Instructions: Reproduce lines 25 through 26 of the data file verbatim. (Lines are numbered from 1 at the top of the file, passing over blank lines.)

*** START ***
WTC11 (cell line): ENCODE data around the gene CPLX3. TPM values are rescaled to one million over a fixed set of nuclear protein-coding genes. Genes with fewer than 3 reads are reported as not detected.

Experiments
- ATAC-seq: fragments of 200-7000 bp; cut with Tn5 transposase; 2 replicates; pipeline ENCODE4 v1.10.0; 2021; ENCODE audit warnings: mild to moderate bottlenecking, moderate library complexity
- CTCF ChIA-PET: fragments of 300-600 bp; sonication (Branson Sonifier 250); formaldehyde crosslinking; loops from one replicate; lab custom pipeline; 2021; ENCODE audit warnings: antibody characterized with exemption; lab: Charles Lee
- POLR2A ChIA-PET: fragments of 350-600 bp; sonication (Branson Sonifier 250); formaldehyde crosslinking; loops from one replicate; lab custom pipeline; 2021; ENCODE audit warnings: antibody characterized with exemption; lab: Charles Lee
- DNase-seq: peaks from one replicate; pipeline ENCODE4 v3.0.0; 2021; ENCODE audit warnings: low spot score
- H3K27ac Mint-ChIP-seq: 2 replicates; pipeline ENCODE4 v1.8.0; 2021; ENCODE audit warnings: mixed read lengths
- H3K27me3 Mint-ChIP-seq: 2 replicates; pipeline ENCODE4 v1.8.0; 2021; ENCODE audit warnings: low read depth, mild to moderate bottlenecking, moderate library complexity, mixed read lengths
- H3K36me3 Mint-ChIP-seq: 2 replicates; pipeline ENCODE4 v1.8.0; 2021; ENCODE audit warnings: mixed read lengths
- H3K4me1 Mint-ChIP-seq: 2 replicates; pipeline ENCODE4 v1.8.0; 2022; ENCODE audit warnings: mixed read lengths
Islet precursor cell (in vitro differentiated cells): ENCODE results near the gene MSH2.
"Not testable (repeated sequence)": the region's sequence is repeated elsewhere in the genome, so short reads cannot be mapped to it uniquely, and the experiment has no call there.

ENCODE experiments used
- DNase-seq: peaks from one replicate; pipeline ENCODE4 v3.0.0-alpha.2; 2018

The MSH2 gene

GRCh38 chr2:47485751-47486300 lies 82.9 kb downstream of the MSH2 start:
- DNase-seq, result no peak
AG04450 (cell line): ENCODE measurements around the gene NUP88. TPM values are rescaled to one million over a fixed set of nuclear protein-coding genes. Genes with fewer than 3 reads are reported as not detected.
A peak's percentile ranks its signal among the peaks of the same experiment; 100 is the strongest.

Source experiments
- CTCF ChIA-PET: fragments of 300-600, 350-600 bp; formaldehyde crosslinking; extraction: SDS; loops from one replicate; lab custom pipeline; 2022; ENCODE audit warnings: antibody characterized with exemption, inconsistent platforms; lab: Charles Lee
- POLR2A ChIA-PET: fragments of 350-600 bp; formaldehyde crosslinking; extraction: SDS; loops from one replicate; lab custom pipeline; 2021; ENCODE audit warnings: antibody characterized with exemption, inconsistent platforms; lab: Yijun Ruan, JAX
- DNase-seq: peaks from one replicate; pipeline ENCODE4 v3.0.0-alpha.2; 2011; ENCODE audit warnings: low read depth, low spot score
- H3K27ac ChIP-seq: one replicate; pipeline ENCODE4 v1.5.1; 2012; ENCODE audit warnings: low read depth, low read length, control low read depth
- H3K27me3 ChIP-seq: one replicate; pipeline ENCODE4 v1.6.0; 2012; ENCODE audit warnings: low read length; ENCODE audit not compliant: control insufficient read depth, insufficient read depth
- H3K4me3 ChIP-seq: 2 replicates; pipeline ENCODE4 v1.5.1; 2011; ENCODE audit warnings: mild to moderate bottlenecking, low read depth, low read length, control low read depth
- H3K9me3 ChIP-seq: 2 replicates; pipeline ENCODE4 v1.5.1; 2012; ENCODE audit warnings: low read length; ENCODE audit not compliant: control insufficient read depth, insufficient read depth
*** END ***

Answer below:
- H3K27me3 ChIP-seq: one replicate; pipeline ENCODE4 v1.6.0; 2012; ENCODE audit warnings: low read length; ENCODE audit not compliant: control insufficient read depth, insufficient read depth
- H3K4me3 ChIP-seq: 2 replicates; pipeline ENCODE4 v1.5.1; 2011; ENCODE audit warnings: mild to moderate bottlenecking, low read depth, low read length, control low read depth